Our Court of Appeals has made clear its " hesitancy to engage in judicial micromanagement of business practices by second-guessing employers' decisions about which of several qualified employees will work on a particular assignment." Baloch v. Kempthorne, 550 F.3d 1191, 1197, 384 U.S.App.D.C. 85 (D.C. Cir. 2008); see e.g., Taylor v. Solis, 571 F.3d 1313, 1321, 387 U.S.App.D.C. 230 (D.C. Cir. 2009) (an employer did not take an adverse action by " slow[ing] the processing of [an employee's] cases . . . and . . . require[ing] her . . . to submit biweekly reports on the status of her work." ). Accordingly, it has held that an employee did not suffer " materially adverse consequences" when he " no longer attended management meetings or received management-related e-mails and other communications" for " several months[.]" Forkkio v. Powell, 306 F.3d 1127, 1131, 353 U.S.App.D.C. 301 (D.C. Cir. 2002).

Plaintiff must show that the change in his duties were not just " petty slights"

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but " could well dissuade a reasonable worker from making or supporting a charge of discrimination." Burlington Northern, 548 U.S. at 57, 68. Denial of the opportunity to attend networking events and meetings falls short of that requirement.

Finally, Plaintiff states that the proposed change in job description, if it had come to pass, " would have been more onerous, or would have involved 'duties that are less desirable than others.'" Pl.'s Opp. at 12 (quoting Burlington Northern, 548 U.S. at 70). However, he offers no factual allegations to support his speculation. " Alleged harms" that fall short of " firing or a significant change in benefits" " must not be unduly speculative." Bridgeforth v. Jewell, 721 F.3d 661, 663, 406 U.S.App.D.C. 29 (D.C. Cir. 2013) (internal citations and quotation marks omitted). Consequently, the change in duties and proposed change in job description do not, as alleged, constitute adverse actions.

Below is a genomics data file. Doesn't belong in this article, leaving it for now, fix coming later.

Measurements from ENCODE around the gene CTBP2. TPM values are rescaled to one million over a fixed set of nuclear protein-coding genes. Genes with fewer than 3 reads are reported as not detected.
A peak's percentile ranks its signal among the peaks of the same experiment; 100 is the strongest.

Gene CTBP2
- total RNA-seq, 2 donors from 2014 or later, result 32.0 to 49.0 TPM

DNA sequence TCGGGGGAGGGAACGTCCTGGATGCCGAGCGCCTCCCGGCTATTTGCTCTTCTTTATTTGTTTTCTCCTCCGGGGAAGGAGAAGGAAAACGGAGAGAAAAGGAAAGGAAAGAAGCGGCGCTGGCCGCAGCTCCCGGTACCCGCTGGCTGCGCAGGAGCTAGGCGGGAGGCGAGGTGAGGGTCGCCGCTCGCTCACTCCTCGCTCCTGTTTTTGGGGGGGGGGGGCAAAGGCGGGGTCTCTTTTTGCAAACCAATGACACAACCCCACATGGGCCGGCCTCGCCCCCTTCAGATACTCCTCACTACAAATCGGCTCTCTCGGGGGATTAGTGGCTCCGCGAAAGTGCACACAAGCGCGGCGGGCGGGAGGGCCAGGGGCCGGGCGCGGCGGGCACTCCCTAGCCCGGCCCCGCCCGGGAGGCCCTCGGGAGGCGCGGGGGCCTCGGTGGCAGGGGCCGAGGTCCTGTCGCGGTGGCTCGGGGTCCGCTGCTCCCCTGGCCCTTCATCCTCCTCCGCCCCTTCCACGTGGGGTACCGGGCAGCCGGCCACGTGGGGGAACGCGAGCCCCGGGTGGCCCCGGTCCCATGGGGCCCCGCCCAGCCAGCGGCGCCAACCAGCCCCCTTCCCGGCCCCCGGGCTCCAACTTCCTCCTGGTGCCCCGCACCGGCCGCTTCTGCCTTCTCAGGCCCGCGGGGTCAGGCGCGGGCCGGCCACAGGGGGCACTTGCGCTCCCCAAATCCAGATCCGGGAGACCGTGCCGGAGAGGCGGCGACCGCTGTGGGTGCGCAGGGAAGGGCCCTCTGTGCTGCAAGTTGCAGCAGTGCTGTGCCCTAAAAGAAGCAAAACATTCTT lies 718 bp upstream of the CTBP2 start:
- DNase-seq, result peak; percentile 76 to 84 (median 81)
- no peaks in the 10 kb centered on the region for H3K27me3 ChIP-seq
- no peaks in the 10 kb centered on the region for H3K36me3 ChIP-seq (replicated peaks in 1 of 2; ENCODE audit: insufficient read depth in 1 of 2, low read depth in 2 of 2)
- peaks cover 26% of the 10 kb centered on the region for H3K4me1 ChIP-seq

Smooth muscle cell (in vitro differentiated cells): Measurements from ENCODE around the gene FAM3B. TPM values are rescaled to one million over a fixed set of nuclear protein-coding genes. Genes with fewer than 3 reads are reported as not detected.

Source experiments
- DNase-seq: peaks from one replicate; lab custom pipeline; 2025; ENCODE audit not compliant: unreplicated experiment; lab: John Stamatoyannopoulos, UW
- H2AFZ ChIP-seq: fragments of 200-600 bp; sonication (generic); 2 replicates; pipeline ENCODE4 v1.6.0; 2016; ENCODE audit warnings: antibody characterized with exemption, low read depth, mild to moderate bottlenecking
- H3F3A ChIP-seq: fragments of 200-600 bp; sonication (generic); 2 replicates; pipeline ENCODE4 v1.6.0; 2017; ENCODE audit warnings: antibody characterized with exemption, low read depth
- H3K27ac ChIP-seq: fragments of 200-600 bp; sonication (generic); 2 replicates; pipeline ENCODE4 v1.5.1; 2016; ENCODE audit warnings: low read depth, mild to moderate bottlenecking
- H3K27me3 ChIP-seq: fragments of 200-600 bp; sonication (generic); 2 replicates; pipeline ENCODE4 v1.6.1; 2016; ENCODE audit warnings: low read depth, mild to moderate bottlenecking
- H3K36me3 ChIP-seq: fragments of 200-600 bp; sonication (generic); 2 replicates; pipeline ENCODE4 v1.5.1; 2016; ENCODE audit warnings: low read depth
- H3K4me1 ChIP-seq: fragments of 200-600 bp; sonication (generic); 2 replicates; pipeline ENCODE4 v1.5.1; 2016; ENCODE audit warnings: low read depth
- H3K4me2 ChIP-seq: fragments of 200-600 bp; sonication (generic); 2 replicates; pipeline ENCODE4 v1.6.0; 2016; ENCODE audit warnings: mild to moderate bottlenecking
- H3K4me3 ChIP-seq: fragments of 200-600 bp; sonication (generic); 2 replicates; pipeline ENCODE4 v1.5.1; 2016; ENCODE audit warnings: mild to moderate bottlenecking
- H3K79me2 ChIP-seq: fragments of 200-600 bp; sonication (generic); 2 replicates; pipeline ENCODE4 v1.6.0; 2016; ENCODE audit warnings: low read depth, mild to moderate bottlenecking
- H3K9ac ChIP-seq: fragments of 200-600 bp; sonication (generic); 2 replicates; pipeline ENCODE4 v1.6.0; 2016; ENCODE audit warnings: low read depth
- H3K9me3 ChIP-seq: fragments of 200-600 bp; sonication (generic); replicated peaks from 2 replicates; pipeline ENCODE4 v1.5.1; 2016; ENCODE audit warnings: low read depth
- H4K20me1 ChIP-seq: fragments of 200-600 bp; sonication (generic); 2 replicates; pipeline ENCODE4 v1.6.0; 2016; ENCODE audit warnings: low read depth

d. Bullying and Intimidation

Finally, Plaintiff contends that he felt " intimidated" and " bull[ied]" in a meeting with Ms. Bailey-Charles and Ms. Vaughn-Roach. SAC ¶ 21. Plaintiff's contentions, without more, are the sort of " petty slights, minor annoyances, and simple lack of good manners" that are not actionable as retaliation. Burlington Northern, 548 U.S. at 68. Moreover, our Court of Appeals has held that even " disproportionate" " profanity-laden yelling" may constitute the variety of " sporadic verbal altercations or disagreements [that] do not qualify as adverse actions for purposes of retaliation claims." Baloch, 550 F.3d at 1199. Consequently, these allegations do not constitute adverse action.

Although, not all of Defendant's alleged conduct rises to the level of a materially adverse action, Plaintiff's allegations related to the threats, negative performance review, and PIP are enough to adequately plead his retaliation claim.